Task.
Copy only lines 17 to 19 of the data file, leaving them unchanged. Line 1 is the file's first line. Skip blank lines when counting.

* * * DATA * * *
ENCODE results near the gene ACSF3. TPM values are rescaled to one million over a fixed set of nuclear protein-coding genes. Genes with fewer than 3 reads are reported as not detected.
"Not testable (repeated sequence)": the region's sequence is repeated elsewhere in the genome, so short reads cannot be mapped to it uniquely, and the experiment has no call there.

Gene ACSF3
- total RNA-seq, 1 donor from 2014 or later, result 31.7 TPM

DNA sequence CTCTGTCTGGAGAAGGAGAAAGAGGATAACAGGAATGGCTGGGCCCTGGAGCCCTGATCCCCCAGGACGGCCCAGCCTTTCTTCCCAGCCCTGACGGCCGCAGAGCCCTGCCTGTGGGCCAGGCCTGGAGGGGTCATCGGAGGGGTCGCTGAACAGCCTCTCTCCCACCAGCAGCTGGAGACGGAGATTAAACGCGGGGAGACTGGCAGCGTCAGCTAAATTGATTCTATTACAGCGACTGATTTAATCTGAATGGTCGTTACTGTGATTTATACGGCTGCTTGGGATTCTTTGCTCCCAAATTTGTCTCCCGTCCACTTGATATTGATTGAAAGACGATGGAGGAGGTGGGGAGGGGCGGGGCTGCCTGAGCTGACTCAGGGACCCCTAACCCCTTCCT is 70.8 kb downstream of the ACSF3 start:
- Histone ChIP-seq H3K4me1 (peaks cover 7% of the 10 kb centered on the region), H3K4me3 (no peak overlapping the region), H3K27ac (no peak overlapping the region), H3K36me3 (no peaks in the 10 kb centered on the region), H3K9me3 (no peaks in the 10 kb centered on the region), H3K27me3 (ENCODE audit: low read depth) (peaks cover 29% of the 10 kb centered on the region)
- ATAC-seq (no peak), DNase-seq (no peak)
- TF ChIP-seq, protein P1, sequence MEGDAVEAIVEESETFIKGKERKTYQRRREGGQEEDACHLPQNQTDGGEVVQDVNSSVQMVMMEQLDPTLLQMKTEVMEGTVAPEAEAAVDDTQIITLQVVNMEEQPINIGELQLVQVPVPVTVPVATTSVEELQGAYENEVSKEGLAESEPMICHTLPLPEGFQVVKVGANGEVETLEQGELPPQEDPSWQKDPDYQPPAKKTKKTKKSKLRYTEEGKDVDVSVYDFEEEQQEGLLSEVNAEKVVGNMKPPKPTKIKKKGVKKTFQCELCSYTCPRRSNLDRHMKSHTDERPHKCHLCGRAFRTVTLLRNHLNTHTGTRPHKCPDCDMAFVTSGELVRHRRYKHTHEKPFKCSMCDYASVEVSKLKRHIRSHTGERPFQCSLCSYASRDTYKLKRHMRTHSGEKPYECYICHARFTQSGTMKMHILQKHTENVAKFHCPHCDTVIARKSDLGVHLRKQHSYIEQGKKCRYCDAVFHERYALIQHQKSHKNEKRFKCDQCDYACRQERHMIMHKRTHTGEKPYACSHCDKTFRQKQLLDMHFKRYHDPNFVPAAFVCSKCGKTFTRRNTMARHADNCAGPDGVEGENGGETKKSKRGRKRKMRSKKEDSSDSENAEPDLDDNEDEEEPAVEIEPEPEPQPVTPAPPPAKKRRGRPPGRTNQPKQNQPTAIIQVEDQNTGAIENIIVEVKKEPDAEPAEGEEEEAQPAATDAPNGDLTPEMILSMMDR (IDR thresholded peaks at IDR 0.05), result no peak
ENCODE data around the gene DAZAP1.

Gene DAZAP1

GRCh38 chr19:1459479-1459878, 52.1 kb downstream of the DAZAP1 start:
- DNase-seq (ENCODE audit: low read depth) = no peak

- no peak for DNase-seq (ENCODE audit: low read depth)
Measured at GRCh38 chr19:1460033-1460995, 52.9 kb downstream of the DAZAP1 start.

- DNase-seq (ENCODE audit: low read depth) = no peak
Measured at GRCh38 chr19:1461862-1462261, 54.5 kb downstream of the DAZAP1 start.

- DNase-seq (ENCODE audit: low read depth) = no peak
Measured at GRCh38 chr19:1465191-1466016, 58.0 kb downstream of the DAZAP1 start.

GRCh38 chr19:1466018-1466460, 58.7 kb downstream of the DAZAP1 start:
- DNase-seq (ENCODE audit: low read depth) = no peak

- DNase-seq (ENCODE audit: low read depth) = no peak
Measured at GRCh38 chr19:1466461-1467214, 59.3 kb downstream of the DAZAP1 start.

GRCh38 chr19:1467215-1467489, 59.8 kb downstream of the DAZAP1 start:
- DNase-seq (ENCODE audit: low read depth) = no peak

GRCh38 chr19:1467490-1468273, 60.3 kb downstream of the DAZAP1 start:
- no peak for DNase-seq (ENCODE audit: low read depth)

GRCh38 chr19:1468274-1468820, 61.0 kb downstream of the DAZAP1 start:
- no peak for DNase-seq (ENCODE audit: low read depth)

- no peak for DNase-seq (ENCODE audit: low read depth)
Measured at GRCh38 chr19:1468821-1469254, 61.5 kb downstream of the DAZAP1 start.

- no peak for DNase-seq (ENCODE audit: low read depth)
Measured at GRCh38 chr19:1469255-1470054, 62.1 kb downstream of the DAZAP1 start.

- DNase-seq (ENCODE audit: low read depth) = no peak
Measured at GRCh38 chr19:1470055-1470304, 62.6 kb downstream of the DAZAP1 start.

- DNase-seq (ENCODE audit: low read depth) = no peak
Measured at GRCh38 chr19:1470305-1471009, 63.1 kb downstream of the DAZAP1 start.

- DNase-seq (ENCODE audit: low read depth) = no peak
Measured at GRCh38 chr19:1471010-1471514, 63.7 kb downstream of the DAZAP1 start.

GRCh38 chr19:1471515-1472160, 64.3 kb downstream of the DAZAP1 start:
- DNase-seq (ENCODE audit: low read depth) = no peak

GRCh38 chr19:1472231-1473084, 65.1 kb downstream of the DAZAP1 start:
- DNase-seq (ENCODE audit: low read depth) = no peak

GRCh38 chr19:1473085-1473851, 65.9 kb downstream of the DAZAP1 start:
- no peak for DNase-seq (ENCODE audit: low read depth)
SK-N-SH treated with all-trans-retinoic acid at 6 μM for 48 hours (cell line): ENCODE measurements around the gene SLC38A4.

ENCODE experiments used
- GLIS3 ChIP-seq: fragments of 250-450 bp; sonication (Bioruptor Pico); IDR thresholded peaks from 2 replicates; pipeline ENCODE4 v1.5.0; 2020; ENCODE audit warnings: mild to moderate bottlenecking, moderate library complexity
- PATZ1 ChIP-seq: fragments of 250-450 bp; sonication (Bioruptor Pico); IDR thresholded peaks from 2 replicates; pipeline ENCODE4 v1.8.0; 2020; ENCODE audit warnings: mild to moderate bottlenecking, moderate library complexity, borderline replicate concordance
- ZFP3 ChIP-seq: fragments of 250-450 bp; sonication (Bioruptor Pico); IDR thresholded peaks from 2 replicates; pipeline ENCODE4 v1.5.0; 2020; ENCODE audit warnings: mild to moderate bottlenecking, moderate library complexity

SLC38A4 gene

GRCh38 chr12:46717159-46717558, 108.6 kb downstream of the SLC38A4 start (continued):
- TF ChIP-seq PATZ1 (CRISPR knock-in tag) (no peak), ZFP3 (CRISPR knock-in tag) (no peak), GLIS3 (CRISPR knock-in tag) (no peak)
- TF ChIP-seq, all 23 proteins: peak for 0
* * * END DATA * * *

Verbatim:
- DNase-seq (ENCODE audit: low read depth) = no peak
Measured at GRCh38 chr19:1465191-1466016, 58.0 kb downstream of the DAZAP1 start.

GRCh38 chr19:1466018-1466460, 58.7 kb downstream of the DAZAP1 start: